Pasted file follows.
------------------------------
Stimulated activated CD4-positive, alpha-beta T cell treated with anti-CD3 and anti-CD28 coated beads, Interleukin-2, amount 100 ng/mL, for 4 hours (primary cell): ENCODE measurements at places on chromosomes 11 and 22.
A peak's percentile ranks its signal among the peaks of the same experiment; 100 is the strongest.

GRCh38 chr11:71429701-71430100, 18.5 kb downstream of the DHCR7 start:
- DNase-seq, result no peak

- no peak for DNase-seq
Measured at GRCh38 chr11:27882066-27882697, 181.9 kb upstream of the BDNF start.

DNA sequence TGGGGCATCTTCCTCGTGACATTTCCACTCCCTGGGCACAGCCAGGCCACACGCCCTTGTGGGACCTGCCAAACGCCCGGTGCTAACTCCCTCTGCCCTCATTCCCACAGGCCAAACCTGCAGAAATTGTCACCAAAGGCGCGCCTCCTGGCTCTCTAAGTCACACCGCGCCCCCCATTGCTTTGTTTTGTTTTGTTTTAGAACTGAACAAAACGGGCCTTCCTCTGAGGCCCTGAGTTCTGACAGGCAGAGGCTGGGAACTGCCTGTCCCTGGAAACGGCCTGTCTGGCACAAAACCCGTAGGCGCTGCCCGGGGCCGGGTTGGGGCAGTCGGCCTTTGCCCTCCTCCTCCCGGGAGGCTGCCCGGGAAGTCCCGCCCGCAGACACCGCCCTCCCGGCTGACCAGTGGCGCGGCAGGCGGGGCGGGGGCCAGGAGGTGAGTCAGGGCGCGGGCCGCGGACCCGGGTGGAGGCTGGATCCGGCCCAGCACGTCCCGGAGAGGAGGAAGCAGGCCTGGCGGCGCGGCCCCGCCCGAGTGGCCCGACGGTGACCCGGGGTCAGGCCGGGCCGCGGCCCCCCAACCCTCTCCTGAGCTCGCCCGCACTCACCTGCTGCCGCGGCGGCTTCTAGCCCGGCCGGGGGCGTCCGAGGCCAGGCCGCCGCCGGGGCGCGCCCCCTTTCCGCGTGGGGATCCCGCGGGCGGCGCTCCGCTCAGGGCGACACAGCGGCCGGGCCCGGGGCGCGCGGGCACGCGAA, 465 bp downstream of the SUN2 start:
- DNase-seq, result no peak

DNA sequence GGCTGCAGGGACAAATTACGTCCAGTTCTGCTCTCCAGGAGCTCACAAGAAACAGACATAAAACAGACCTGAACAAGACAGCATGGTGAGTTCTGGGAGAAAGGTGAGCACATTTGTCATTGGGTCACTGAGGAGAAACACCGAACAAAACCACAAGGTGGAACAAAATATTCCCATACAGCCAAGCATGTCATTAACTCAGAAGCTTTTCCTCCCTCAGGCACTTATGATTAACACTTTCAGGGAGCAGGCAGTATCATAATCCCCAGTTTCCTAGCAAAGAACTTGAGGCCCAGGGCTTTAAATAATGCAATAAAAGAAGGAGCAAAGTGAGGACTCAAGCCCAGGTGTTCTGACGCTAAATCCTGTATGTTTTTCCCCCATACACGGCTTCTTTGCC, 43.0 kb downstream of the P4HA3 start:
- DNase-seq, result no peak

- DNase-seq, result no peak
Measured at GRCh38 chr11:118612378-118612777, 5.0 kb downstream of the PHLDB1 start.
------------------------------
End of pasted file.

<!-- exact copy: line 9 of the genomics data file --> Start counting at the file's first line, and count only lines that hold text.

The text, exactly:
DNA sequence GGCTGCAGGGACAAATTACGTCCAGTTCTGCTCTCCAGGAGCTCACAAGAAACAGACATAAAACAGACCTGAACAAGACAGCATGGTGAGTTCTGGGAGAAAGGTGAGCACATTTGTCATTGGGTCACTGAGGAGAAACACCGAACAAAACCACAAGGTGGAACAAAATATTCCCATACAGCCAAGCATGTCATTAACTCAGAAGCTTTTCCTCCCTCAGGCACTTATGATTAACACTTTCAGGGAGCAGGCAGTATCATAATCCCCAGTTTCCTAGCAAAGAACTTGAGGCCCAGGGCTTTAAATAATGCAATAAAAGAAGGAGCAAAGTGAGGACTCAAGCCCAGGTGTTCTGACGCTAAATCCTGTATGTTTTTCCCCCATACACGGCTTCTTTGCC, 43.0 kb downstream of the P4HA3 start: